In this article, models of phonation based on LESs with subgridscale models contributing to the solution of turbulent flow were presented. It was shown that the OE model overpredicts the turbulent viscosity in the boundary layer adjacent to the vocal folds and shear layers of the glottal jet (Fig. 5). The difference in glottal flow rate among the simulations is clearly induced by the subgridscale model, which adds the turbulent viscosity to the molecular viscosity of air and hinders the airflow in the glottis (Fig. 2). The WALE model produced zero eddy viscosity in cases of pure shear flow (Fig. 6) and, hence, the flow simulation with WALE predicted by 5% higher the maximum transglottal flow rate than did AMD. Despite this fact, the phonation simulation based on the AMD model transferred more or equal energy in terms of total SPL than WALE for all of the vowels except the frontclose vowel, /i/ (Table III). The WALE model, which is known to handle turbulent viscosity at the nearwall and highshear regions more precisely than the OE model (Figs. 5 and 6), resulted in higher total SPLs than OE in all of the cases (Table III). The OE model gives acceptable results, in general, but peaks of frequency formants are hardly visible and weaker compared to the WALE or AMD models (Figs. 16–19). The WALE model resulted in higher third formants in highfrequency bandwidth, most of all, for the subgridscale models (Figs. 16–19). However, the third formant is not crucial for vowel characterization. On the other side, the AMD model resulted in slightly higher SPLs at harmonic and formant frequencies up to the second formant for all of the vowels (Figs. 16–19). First formants are higher in cases /ɑ, æ/ at least by 8 dB (Figs. 15 and 16). These positive findings can be attributed to beneficial features of the AMD model: consistency with the exact subgridscale stress tensor, τ_{ij}, no requirements on the approximation of the LES filter width, and usability on anisotropic meshes.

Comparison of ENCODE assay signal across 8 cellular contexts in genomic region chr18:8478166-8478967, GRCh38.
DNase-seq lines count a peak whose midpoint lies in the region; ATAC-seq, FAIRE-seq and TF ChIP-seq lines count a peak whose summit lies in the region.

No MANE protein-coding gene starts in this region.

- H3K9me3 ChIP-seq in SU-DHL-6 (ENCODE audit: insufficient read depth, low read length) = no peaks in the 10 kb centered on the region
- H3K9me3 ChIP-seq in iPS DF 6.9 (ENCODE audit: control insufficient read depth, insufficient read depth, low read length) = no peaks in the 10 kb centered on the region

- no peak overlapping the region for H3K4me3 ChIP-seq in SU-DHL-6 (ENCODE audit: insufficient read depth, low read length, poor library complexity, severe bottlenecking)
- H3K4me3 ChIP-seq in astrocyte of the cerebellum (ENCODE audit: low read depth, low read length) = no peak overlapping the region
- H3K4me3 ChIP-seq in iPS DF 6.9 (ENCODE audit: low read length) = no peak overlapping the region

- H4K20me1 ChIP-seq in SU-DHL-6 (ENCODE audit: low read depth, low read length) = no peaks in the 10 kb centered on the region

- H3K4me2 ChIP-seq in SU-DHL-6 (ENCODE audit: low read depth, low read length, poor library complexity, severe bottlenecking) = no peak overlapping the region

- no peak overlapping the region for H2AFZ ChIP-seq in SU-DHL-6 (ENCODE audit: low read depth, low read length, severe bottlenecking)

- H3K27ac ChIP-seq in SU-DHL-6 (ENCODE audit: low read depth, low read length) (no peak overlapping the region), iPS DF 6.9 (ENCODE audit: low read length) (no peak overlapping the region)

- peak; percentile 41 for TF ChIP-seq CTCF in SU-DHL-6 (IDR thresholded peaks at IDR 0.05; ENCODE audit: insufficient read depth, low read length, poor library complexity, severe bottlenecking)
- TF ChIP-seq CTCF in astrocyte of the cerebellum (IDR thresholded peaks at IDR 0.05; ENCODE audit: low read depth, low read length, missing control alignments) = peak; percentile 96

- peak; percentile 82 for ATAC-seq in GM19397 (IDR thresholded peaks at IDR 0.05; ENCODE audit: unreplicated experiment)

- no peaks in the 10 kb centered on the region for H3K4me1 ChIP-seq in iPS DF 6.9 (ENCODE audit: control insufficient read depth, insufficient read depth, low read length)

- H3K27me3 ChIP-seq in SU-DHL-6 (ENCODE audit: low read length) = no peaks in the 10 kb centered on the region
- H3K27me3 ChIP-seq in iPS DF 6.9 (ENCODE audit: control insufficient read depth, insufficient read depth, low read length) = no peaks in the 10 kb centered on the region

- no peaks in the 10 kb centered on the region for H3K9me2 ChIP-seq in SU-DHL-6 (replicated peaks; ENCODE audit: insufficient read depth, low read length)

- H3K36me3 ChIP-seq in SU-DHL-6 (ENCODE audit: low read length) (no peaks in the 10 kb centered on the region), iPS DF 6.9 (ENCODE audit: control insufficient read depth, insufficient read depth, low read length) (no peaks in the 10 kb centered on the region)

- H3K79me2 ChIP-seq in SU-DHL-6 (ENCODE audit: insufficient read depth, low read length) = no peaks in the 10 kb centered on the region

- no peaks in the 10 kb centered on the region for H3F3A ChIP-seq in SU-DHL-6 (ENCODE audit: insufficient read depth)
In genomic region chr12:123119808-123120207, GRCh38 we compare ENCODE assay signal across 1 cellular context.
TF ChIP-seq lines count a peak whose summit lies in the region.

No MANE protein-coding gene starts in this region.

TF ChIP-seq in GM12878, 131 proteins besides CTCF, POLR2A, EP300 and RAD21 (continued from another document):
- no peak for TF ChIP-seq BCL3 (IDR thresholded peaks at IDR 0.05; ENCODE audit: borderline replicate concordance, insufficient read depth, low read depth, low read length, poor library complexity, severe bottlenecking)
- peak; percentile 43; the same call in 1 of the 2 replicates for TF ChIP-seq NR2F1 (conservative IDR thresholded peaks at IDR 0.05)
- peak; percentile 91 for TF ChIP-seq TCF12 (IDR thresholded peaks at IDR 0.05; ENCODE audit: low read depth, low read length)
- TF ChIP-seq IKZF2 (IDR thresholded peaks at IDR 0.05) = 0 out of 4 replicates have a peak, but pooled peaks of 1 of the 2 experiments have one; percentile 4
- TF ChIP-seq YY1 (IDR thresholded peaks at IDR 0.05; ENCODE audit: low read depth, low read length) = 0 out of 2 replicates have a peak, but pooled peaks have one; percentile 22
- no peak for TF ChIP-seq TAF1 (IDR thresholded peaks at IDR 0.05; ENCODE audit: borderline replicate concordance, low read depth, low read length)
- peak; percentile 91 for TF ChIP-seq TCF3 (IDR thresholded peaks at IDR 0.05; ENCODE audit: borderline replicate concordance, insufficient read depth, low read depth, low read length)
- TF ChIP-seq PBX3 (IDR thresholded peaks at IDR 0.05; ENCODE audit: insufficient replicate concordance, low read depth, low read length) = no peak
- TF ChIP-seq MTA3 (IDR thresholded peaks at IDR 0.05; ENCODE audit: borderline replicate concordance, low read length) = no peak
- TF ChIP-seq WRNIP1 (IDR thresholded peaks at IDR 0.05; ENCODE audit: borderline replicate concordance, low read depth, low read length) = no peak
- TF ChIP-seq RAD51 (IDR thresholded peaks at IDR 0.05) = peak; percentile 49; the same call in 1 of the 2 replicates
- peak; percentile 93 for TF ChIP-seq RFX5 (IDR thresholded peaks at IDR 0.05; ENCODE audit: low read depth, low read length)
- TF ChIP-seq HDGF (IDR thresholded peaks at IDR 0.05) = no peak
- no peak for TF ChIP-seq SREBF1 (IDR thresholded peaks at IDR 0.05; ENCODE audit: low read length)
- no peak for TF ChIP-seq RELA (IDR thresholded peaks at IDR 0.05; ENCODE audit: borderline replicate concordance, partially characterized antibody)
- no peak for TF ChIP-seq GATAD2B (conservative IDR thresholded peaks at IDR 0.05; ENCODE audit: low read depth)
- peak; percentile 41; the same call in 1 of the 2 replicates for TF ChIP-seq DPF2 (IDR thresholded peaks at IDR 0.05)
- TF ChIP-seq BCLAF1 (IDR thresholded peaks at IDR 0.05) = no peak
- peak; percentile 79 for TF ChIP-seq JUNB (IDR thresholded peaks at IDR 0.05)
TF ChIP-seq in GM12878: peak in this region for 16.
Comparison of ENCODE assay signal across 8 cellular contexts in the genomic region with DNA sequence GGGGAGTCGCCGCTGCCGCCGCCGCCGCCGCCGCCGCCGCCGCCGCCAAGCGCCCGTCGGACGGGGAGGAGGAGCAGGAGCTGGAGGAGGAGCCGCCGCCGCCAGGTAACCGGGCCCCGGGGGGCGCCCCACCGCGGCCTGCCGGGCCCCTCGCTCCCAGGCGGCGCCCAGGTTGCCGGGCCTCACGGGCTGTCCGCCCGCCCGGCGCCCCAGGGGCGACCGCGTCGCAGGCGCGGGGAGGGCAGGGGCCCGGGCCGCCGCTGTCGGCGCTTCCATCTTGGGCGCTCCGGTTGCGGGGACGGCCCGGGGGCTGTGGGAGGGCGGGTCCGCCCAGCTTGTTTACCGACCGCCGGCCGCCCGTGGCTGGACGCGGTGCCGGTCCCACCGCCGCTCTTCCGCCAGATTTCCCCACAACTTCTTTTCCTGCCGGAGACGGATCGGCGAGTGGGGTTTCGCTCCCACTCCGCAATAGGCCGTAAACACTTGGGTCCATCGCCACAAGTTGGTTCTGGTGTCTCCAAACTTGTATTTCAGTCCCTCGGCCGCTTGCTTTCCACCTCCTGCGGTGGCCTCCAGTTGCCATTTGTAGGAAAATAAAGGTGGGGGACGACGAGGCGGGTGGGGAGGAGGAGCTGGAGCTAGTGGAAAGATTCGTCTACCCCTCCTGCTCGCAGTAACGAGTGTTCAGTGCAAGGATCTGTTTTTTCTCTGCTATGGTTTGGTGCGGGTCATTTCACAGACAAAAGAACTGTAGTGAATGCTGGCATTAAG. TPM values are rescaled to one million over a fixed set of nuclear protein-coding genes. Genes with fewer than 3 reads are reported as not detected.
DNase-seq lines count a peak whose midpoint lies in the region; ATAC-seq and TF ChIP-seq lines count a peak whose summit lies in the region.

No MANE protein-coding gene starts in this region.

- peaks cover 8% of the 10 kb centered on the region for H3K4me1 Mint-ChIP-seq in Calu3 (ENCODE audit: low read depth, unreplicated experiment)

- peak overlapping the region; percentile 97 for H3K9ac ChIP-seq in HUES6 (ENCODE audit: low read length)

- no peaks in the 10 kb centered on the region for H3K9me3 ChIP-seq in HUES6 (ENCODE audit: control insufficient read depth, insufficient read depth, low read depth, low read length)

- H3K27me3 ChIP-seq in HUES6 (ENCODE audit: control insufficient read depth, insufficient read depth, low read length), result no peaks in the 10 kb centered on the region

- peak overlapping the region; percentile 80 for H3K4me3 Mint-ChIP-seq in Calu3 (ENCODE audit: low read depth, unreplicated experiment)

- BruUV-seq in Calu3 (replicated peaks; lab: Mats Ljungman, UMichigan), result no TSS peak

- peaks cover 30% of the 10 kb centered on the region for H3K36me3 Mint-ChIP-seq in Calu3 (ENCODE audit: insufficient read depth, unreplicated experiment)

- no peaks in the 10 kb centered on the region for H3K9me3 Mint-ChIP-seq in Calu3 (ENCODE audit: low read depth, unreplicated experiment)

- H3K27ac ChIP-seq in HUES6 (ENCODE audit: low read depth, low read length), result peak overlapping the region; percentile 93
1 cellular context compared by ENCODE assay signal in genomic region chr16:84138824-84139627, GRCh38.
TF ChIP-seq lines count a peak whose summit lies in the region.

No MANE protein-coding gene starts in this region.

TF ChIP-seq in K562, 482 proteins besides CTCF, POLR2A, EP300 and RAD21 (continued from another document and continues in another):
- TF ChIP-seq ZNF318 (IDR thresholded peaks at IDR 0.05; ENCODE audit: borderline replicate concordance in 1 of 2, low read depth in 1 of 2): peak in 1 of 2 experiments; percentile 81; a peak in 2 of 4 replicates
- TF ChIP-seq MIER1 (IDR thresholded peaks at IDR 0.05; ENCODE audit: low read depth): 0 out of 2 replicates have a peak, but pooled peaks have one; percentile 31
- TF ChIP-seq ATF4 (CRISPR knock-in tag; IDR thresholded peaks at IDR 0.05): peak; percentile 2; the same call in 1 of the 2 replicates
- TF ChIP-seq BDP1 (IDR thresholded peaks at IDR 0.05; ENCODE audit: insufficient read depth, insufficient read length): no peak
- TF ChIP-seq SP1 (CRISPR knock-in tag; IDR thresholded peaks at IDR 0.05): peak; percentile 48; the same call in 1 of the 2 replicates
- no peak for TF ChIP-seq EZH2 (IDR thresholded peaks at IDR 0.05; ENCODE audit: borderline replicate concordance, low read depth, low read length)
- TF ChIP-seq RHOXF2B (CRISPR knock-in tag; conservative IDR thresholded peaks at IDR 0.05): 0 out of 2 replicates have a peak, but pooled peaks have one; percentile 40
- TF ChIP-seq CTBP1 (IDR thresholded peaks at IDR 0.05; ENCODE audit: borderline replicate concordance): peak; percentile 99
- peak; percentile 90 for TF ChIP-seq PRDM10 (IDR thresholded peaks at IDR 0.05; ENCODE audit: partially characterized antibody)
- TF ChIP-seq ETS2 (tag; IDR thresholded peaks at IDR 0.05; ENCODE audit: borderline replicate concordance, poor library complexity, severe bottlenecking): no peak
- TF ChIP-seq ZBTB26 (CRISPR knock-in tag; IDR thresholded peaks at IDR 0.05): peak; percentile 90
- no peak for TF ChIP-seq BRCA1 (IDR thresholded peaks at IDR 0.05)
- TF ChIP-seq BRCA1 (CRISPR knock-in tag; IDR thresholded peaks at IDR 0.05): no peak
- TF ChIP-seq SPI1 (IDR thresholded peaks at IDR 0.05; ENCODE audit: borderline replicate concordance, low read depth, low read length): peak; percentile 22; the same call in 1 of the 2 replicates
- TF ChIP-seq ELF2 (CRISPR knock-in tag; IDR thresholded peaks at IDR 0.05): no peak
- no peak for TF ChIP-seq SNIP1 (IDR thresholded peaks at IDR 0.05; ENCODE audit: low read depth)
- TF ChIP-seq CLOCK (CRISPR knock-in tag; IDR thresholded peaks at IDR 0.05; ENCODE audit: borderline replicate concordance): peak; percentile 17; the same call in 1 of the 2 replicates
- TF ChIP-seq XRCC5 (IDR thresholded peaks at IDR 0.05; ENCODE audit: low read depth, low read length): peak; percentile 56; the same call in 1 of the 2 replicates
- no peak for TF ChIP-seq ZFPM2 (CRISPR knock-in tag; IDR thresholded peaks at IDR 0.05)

Based on recordings of simulated vowels, it can be concluded that the model of phonation employing the AMD subgridscale model is much closer to natural speech than largeeddy simulations with conventional subgridscale models.
ACKNOWLEDGMENTS
The research was supported by the Student Grant Scheme at the Technical University of Liberec through Project No. SGS20223016. The Graz group acknowledges support from the ÖAW research grant “Understanding voice disorders,” received from Dr. Anton OelzeltNewin'sche Stiftung.
See https://gitlab.com/mlasota/myFoam (Last viewed January 21, 2023).
See supplementary material at https://www.scitation.org/doi/suppl/10.1121/10.0017202 to download the (.wav) recordings of simulated vowels sorted by different subgridscale models.